• Laws governing psychedelic therapy can vary considerably throughout the U.S. 

Types of Psychedelic Therapy

Psychedelic therapy can be categorized in several ways, including by what type of drug is used, how the drug is used, and what disorder is being treated.

Viewing this from the perspective of what drugs are used, here are three of the more common types of psychedelic therapy:

  • Ketamine therapy: A nasal spray containing a ketamine variant called esketamine has been approved by the U.S. Food and Drug Administration to treat depression. This medication is self-administered by patients in a doctor’s office or another approved clinical setting. Some therapists also provide ketamine infusion therapy, which involves the administration of ketamine via intravenous or intramuscular injections.
  • LSD therapy: LSD is typically administered orally. In some cases, psychedelic-assisted therapy sessions involving LSD include music or pleasing imagery. In other cases, the therapist may conduct a form of talk therapy with the patient while they are under the influence of LSD. In still other cases, a person may simply take the medication in a comfortable space under the supervision of a professional who is charged with keeping them safe and helping them process any distress they experience.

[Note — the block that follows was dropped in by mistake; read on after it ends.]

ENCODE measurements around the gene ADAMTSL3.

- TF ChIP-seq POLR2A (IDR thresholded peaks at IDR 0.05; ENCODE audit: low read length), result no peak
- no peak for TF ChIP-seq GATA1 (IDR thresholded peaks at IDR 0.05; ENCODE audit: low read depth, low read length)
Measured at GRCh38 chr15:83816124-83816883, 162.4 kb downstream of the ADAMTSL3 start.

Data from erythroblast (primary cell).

• Psilocybin: Therapy involving psilocybin doesn’t always rely on the substance’s psychedelic properties. Some clinicians (and their patients) have found that a technique called microdosing is most beneficial. Microdosing involves taking small, sub-hallucinogenic amounts of psilocybin. Other psychedelic therapists may prefer to provide more powerful doses, which can cause effects that are closer to what patients experience when they participate in LSD therapy.

What Does Psychedelic Therapy Treat?

Psychedelic therapy employs various mechanisms to address a spectrum of mental health disorders, including anxiety disorders, depressive disorders, bipolar disorder, eating disorders, obsessive-compulsive disorder (OCD), posttraumatic stress disorder (PTSD), suicidal ideation, and substance use disorders (SUDs). Here’s how it may treat each of these conditions:

  1. Anxiety Disorders: Psychedelic therapy can help individuals with anxiety disorders by facilitating deep emotional processing and promoting a shift in perspective. By inducing altered states of consciousness, psychedelics can reduce the intensity of fear responses, enhance emotional regulation, and foster a sense of interconnectedness and acceptance.
  2. Depressive Disorders: Psychedelic therapy for depressive disorders involves accessing and processing underlying emotional trauma, negative thought patterns, and existential distress. Psychedelics can induce profound experiences of interconnectedness, empathy, and insight, which may lead to a reduction in depressive symptoms, increased self-awareness, and enhanced emotional resilience.